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EVEN though Greece has formally defaulted on a 1.5 billion euro (S$2.25 billion) debt payment to the International Monetary Fund (IMF), there is still a low probability of Grexit - that the country will exit the eurozone monetary union, said Michael Strobaek, chief investment officer of Credit Suisse Private Banking and Wealth Management.
Meanwhile, the European Central Bank (ECB) can still support European markets by buying the sovereign bonds of peripheral countries and keeping borrowing costs low, Mr Strobaek told The Business Times in an interview on Wednesday afternoon.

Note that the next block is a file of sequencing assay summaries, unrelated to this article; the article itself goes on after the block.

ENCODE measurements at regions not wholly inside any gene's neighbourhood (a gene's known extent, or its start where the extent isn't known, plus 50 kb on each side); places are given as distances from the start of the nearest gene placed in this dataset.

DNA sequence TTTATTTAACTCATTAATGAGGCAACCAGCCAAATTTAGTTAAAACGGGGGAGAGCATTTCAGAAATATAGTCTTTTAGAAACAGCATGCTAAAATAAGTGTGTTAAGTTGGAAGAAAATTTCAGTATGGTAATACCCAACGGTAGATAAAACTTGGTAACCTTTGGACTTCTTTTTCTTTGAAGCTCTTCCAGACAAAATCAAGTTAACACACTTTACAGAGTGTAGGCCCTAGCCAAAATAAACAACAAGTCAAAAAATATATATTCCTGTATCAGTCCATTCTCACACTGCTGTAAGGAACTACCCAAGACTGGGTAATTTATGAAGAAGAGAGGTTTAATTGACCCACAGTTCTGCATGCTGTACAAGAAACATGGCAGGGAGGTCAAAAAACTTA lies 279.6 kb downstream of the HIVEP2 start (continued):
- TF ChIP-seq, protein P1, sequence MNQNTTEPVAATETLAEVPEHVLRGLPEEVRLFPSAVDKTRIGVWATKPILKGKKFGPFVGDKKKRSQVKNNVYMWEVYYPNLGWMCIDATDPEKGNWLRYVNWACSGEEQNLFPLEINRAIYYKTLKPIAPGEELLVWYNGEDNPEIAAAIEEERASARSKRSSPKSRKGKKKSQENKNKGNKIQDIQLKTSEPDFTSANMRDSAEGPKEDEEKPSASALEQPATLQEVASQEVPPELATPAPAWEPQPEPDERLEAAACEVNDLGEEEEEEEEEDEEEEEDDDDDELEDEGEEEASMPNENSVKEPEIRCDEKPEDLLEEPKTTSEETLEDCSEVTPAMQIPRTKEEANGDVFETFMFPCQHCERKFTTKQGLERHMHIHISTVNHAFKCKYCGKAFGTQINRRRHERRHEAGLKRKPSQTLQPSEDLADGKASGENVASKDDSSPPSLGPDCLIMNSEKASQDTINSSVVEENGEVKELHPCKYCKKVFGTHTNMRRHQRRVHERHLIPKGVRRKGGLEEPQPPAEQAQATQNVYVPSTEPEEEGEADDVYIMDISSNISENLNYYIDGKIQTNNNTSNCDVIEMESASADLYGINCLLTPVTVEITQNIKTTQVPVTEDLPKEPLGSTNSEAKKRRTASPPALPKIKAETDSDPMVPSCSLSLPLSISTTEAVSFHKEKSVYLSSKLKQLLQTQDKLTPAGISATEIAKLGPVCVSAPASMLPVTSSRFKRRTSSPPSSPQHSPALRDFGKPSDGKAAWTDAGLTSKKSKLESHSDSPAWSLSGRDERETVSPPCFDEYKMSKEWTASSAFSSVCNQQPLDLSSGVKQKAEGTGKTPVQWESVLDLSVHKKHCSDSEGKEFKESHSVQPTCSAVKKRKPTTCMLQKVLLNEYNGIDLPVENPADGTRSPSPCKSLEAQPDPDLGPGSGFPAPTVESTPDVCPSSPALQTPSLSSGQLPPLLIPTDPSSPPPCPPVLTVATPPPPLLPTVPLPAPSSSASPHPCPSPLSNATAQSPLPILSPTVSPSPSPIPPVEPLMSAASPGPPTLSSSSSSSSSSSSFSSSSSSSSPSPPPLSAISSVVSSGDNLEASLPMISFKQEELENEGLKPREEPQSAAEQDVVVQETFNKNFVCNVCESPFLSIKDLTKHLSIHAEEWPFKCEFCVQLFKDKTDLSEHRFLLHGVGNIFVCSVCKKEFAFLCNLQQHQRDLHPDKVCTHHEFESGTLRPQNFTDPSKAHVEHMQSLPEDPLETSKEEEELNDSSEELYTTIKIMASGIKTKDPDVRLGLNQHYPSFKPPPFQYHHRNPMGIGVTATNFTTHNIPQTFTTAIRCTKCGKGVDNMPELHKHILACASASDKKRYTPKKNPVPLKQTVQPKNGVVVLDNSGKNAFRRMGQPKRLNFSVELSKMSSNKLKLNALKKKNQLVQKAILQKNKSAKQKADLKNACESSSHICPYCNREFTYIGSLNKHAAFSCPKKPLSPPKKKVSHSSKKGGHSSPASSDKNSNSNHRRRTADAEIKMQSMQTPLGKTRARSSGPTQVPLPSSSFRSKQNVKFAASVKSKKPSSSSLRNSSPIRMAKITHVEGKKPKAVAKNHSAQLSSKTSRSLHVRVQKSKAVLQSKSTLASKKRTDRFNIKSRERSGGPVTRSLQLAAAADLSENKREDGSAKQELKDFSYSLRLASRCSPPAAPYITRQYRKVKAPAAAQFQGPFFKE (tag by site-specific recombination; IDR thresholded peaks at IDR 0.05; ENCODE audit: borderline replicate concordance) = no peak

"We just last week decided to go long European equities, knowing there's this Greek risk ... we still see a European recovery on the way, we still see the ECB being incredibly accommodative. The euro has become weaker, but Grexit is not necessarily going to derail all of this ... Compared to 2011, today we're in a much different situation," he said.
"Our main scenario is still that we won't see a Grexit. We have a 70 per cent probability that we're going to come through some day, with the Greek population saying we want to stay in the eurozone," he said.